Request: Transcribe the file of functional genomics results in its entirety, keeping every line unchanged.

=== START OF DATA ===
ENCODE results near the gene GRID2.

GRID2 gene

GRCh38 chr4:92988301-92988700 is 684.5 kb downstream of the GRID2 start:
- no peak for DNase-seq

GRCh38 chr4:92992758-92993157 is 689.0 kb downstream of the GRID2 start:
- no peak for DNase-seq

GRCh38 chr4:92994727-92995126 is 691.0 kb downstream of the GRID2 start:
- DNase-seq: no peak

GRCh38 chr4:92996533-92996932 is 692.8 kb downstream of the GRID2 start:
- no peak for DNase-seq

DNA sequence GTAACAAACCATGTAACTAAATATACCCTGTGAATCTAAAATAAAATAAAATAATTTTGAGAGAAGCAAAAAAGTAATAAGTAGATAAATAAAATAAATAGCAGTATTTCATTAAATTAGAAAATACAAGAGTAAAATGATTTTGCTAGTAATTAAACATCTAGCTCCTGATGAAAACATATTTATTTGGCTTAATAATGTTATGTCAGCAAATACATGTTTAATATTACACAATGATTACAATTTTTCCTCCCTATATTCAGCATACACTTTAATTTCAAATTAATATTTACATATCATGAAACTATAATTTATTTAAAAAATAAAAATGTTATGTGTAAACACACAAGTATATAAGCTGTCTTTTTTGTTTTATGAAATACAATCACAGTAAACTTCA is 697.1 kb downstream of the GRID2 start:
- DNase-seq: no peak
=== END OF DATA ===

ENCODE results near the gene GRID2.

GRID2 gene

GRCh38 chr4:92988301-92988700 is 684.5 kb downstream of the GRID2 start:
- no peak for DNase-seq

GRCh38 chr4:92992758-92993157 is 689.0 kb downstream of the GRID2 start:
- no peak for DNase-seq

GRCh38 chr4:92994727-92995126 is 691.0 kb downstream of the GRID2 start:
- DNase-seq: no peak

GRCh38 chr4:92996533-92996932 is 692.8 kb downstream of the GRID2 start:
- no peak for DNase-seq

DNA sequence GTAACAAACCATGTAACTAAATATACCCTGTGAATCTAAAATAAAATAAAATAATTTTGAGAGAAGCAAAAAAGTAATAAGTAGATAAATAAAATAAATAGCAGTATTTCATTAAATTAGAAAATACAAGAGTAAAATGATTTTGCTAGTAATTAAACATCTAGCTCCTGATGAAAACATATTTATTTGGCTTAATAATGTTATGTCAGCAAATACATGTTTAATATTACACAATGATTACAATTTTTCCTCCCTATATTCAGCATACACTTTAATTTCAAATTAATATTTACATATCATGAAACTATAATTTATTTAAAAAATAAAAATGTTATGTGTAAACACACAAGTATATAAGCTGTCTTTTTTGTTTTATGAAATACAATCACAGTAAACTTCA is 697.1 kb downstream of the GRID2 start:
- DNase-seq: no peak